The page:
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Greg

Greg Turner

Year of Award: 2017 Award State: Queensland Health And Medicine > Mental Health
Social Welfare > Immigrants And Refugees
To gain knowledge to further support the mental health of refugees settling in Australia - USA, Canada, Sweden, Germany, Denmark, UK
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This six-week Churchill Fellowship study explored ways to assist the mental health and wellbeing of refugees in resettlement. Countries and cities chosen were those that were well known for having high rates of refugee intakes and were in some ways similar to Australia so that learnings could be generalised to Australia. Grass-root and frontline refugee services and programs were initially targeted as they have the most contact and most developed relationships with refugees in resettlement. Researchers, clinicians and government agencies were also targeted. Mental health and wellbeing was considered in a broad context in alignment with the WHO definition whereby “every individual realizes his or her own potential, can cope with the normal stresses of life, can work productively and fruitfully, and is able to make a contribution to her or his community”. In total 36 individuals from 25 agencies were interviewed in a discussion format utilising a pre-established set of questions.

Overwhelmingly the study participants agreed there is a need for a focus on post-migration refugee resettlement mental health and wellbeing support and that the policies and practices of integration are inextricably linked to mental health and wellbeing. Promoting and preserving the mental health and wellbeing or refugees in resettlement is not the preserve of mental health professionals or services, but requires a whole-of-community response. Some countries visited had decentralised settlement services utilising place-based initiatives through a myriad of community associations and social networks with Sweden and the UK providing excellent examples. These frontline services, including people from refugee backgrounds, generally have intimate understanding of the resettlement and integration challenges and potential solutions. The national governments of most countries I visited have devolved resettlement funding and responsibilities to states (provinces or counties) and local councils (municipalities). Such devolution promotes community participation, and citizen action that doesn’t rely on government funding was a strong feature in the UK where I visited a number of successful refugee support programs. Government at all levels do have a major role to play however in enabling entrepreneurship by simplifying laws and reducing red tape to make it easier for refugees from CALD backgrounds to navigate the pathways into business and jobs.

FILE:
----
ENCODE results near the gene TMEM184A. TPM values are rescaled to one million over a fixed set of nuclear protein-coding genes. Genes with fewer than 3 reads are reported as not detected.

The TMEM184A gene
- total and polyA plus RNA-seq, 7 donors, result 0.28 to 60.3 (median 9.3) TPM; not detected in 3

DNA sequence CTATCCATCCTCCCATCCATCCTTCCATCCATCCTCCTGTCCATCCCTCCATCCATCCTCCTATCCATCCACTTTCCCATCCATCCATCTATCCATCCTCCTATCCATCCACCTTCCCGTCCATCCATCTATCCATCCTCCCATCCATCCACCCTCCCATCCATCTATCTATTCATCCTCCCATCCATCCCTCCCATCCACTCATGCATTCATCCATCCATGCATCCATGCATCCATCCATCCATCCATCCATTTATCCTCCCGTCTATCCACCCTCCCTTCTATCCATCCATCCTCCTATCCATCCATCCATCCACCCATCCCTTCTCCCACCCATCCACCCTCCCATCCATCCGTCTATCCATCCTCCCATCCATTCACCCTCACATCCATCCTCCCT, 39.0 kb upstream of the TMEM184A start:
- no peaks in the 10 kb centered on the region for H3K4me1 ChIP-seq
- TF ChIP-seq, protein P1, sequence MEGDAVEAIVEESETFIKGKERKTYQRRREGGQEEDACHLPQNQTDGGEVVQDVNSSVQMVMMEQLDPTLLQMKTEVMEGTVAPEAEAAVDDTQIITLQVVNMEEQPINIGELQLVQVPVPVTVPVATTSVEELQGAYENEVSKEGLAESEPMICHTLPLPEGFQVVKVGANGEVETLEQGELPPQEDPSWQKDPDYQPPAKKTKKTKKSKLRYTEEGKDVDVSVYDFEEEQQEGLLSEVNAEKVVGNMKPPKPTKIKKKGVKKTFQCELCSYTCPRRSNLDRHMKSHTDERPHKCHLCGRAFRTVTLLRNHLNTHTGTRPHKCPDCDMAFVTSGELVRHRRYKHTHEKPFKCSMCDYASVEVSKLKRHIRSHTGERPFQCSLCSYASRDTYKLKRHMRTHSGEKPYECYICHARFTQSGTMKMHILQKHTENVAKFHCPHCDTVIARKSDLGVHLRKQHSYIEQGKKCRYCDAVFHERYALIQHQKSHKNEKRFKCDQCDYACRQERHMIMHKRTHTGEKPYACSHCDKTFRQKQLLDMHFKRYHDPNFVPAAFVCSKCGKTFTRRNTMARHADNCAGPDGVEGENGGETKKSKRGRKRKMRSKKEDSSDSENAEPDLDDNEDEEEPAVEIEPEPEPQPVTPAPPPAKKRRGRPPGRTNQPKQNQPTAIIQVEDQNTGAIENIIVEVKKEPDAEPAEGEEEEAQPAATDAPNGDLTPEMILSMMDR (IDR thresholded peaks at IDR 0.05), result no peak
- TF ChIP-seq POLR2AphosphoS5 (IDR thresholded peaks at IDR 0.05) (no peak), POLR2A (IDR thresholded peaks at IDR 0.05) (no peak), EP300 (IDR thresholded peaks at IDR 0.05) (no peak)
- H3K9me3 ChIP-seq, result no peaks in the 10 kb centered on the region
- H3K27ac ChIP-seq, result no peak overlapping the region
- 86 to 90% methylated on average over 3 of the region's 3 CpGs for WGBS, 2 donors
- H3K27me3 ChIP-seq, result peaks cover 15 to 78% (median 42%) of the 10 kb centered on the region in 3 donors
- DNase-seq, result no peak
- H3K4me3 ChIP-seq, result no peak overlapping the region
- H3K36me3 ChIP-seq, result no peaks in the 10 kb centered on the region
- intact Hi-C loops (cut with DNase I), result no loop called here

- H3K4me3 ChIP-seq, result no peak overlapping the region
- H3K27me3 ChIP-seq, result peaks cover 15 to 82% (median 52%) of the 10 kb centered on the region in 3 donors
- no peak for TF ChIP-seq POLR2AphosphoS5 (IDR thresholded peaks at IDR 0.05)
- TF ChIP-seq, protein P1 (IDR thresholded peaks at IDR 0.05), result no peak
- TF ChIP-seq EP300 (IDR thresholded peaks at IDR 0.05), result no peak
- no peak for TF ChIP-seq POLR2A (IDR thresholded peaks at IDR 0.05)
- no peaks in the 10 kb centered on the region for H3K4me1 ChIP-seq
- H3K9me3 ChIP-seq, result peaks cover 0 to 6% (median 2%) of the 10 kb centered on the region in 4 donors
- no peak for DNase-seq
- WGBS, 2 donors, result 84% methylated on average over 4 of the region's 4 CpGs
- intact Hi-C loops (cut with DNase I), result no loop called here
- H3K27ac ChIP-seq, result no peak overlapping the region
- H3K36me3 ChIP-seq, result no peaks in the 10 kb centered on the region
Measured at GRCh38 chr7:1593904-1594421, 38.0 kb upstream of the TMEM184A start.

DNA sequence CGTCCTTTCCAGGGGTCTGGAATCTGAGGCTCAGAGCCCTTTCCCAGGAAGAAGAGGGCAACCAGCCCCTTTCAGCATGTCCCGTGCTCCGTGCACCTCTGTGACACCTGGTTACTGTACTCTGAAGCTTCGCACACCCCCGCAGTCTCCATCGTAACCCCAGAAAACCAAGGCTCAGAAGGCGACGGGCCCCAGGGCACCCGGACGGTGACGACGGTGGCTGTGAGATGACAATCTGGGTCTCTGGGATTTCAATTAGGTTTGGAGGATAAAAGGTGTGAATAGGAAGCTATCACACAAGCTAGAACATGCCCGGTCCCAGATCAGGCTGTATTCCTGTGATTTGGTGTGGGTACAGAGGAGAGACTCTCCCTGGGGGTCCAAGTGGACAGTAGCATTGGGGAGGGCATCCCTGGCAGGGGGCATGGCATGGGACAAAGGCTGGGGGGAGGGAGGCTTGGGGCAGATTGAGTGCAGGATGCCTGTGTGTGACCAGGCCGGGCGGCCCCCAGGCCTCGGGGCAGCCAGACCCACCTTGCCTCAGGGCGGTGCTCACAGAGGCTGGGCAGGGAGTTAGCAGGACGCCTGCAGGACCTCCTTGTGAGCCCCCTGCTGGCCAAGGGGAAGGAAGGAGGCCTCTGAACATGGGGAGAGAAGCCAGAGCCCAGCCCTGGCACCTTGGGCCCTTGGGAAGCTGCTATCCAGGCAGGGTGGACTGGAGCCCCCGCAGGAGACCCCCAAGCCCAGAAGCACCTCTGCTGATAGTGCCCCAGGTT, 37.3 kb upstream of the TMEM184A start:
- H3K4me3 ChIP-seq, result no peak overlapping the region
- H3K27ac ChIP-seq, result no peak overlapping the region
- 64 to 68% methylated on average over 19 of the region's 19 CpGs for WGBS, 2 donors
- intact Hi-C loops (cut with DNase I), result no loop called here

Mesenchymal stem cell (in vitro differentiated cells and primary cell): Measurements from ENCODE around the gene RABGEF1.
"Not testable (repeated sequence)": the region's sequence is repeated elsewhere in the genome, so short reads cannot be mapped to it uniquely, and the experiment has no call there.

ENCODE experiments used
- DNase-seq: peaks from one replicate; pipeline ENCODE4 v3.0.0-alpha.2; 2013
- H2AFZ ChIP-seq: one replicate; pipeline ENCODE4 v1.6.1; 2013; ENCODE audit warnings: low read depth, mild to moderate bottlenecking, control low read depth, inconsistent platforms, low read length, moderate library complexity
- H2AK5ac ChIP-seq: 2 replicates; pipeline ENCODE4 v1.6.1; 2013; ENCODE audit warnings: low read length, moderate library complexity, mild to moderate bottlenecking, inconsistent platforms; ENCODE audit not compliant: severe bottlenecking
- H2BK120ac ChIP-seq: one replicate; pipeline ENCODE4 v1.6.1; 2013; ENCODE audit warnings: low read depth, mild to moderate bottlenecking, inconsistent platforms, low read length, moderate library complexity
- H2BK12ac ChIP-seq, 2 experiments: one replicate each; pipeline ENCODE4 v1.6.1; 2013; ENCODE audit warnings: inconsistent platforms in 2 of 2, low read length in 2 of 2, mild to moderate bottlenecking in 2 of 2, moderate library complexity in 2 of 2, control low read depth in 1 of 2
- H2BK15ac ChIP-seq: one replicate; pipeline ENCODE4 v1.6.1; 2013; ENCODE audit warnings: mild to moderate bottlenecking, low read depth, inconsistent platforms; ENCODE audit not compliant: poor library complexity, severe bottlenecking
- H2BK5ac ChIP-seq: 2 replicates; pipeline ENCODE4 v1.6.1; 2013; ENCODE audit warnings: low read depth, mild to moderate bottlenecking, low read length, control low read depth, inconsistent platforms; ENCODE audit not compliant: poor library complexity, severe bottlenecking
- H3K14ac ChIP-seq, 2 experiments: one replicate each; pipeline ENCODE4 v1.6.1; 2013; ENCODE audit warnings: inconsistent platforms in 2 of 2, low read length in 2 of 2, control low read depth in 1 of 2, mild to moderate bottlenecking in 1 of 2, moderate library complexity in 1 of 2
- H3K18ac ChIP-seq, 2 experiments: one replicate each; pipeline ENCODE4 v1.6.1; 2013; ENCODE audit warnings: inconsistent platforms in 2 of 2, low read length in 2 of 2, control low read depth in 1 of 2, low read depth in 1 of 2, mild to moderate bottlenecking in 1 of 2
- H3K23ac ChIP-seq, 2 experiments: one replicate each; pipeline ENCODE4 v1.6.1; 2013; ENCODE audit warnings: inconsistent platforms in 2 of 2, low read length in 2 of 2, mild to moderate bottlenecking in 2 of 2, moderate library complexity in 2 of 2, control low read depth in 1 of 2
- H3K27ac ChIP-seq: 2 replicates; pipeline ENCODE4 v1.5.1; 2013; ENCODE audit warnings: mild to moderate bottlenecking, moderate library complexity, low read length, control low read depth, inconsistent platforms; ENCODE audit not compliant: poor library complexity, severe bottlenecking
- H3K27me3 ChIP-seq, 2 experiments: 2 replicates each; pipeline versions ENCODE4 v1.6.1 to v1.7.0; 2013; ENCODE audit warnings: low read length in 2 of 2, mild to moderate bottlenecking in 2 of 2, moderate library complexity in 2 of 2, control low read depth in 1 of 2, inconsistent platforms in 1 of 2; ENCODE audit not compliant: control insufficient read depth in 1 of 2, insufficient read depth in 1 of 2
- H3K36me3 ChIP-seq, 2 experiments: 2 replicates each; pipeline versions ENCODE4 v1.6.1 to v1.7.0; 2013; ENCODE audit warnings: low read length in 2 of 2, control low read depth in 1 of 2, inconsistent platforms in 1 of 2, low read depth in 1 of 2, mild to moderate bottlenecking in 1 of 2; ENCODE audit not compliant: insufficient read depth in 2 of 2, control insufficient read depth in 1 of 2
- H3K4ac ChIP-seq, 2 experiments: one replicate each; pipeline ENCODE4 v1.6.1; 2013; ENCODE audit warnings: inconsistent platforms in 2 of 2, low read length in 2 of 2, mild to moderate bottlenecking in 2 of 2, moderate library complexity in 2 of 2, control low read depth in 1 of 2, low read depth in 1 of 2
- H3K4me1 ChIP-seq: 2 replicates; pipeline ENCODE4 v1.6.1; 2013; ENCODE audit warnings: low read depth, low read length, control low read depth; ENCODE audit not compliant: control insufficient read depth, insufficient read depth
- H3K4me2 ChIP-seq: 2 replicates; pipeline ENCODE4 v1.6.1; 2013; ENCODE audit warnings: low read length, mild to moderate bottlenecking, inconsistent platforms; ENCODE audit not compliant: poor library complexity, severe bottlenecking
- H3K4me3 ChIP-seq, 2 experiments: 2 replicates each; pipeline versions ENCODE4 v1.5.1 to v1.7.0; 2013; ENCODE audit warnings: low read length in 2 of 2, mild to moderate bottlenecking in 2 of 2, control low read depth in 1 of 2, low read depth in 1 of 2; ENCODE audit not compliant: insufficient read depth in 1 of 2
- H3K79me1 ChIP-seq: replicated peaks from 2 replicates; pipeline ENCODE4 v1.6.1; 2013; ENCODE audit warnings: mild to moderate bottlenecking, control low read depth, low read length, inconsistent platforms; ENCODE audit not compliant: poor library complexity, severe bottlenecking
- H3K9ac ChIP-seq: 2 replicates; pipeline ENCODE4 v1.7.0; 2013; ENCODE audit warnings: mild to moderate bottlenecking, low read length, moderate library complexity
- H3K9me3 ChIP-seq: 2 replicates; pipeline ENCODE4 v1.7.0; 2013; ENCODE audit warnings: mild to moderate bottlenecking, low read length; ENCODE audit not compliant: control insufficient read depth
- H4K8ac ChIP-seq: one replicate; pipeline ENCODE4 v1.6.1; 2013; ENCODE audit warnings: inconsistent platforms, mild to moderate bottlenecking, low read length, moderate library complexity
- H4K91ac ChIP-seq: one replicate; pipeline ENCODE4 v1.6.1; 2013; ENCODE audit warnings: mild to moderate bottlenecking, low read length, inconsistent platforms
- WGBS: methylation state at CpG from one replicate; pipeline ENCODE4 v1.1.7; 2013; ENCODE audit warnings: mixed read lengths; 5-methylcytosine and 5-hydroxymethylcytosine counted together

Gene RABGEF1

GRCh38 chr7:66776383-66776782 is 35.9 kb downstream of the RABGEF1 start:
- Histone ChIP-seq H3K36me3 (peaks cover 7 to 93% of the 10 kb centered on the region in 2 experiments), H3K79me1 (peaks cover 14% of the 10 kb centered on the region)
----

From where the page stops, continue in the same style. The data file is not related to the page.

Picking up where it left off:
Refugee sponsorship programs (organisational, community or private) are operating very successfully in the countries visited. Canada in particular has been operating Private Sponsorship of Refugees (PSR) programs for offshore refugees for many years and while successful there are learnings from these programs most notably in regard to the selection, education and preparation provided to sponsors, ongoing regular support, and consistency of practice across sponsors. Refugee participants I spoke with cautioned that while well intentioned sponsors can have paternalistic attitudes or perpetuate ‘the poor refugee’ label which doesn’t assist with the development of agency. Appropriate selection and training that ensures uniformity and consistency of practice can alleviate this along with support from specialists in refugee resettlement mental health.

The strongest theme emerging from stimulating conversations with clinicians with extensive experience in refugee mental health was that the clinical task was to support cognitive processes and promote the development of a sense of agency. Refugee participants agreed that cognitive difficulties and memory impairment were their most pressing issues with some saying this was the cause of their mental health issues and all identified with the idiom of distress “my brain is busy”. Those working directly with refugees also agreed that this was the biggest issue that they noticed with their clients. From discussions with a range of clinicians, support workers and refugees a working hypothesis for a cause for these cognitive issues is that the brain is overloaded with new learnings to the point that there is no time for neuronal consolidation and so the brain struggles to continue processing from short term memory into long term memory. A solution to this is to utilise a staged approach to new learning, avoid replication and provide practical information in easy to understand formats. Language service providers need to be aware of these cognitive difficulties and seek guidance from refugee resettlement mental health specialists. Further research is required to identify culturally appropriate interventions that assist with improving cognition and memory in the refugee resettlement context.


Key words: Refugee Resettlement, Refugee Mental Health, Refugee Wellbeing, Acculturative Stress, Settlement Stress, Sense of Agency, Migration, Integration, Acculturation, Community Participation 

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